The major findings of the meeting are summarised in this document.

Content:
Summary
Architectures and Use Cases
Prospecting
Basic Fundamental and Applied Research
Technology
   1) Polar volatiles
   2) Oxygen and water production from regolith
   3) Materials and construction technologies
   4) Regolith handling and processing
   5) Energy
What needs to be done on the Moon?
Analogues and simulants
Legality and governance
Economics
Role of ESA
What next?
Authors

Published: 28 September 2018

Between August and October 2017 ESA held a call for research ideas from the European research community to inform the development of the Deep Space Gateway; a spaceship in lunar vicinity, which will host crewed missions and operate without crew in between. The Deep Space Gateway is planned to be built and operated during the 2020's as humanities next step beyond Low Earth Orbit and out into the Solar System.

The more than 100 inputs received on the scientific and other research which could be performed on this platform were discussed and consolidated at a workshop at ESA ESTEC, in the Netherlands, on 5th and 6th December, which was attended by more than 200 people.

The end product of this consultation is a compendium of ideas for utilisation and a collection of findings and recommendations, contained within this document, which highlight the major research opportunities and the technical aspects upon which realisation of these opportunities depends.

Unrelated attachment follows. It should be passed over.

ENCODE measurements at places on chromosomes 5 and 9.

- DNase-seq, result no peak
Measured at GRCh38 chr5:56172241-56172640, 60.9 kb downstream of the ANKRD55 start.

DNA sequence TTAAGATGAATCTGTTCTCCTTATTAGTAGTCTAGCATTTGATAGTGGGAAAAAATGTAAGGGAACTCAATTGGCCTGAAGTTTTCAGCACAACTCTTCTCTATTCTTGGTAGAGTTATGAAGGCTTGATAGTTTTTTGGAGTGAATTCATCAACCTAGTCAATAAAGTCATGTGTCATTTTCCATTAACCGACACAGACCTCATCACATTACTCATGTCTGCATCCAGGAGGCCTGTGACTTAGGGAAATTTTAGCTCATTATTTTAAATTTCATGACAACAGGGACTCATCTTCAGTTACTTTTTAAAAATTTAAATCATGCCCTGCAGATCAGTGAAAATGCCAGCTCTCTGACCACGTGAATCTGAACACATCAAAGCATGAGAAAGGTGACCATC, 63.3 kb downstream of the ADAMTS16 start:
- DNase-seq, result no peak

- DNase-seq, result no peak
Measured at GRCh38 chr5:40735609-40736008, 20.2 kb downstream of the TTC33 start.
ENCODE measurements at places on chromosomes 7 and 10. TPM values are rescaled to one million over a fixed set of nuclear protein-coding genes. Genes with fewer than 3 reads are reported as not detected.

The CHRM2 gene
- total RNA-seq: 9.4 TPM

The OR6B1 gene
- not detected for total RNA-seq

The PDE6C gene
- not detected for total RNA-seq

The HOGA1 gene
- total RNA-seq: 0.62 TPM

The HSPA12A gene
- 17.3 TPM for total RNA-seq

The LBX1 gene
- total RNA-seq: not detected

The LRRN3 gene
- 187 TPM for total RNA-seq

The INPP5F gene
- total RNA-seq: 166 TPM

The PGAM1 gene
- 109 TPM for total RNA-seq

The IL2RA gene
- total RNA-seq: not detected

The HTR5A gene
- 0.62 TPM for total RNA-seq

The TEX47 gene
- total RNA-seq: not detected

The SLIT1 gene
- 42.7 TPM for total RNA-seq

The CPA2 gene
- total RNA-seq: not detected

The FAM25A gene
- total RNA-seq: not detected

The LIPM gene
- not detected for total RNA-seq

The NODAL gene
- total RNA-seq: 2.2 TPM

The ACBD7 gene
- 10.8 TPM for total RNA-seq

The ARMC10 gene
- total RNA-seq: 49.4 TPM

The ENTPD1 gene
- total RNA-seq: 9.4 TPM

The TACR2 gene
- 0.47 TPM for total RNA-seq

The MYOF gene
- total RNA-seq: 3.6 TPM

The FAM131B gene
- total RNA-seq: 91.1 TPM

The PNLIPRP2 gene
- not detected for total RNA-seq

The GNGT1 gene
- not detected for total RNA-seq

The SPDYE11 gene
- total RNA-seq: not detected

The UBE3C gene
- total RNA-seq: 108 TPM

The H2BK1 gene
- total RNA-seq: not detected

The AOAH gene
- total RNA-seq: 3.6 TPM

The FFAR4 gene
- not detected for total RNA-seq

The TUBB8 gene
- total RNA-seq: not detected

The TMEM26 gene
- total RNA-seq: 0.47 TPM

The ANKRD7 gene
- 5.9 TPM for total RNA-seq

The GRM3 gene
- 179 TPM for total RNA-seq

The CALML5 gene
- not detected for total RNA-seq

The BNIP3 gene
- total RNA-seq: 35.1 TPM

Document reference: ESA-HSO-K-RP-0284; 1.1

Published: 07 February 2018

In August 2017 ESA opened a Call for Ideas inviting members of the science community in Europe to propose research ideas that could be performed on the Deep Space Gateway (DSG), a crewed spaceship in lunar vicinity.

This document (pdf, 19.3MB) contains the ideas received in response to that call and accepted following review by a Science Advisory Team representing the various science working groups that support ESA's activities. Ideas are broadly categorised for the purposes of this document as: life sciences, physical sciences and astronomy, Solar System and Earth sciences, and technology.

Published: 30 November 2017

Presented at 48th Lunar and Planetary Science Conference, held 20-24 March 2017, at The Woodlands, Texas. LPI Contribution No. 1964, id.2514

The Package for Resource Observation and in-Situ Prospecting for Exploration, Commercial exploitation and Transportation (PROSPECT) is in development by ESA for application at the lunar surface as part of international lunar exploration missions in the coming decade, including the Russian Luna-27 mission planned for 2021. Establishing the utilization potential of resources found in-situ on the Moon may be key to enabling sus-tainable exploration in the future. The purpose of PROSPECT is to support the identification of potential resources, to assess the utilization potential of those resources at a given location and to provide infor-mation to help establish the broader distribution. PROSPECT will also perform investigations into re-source extraction methodologies that maybe applied at larger scales in the future and provide data with important implications for fundamental scientific investigations on the Moon.
Published: 19 April 2017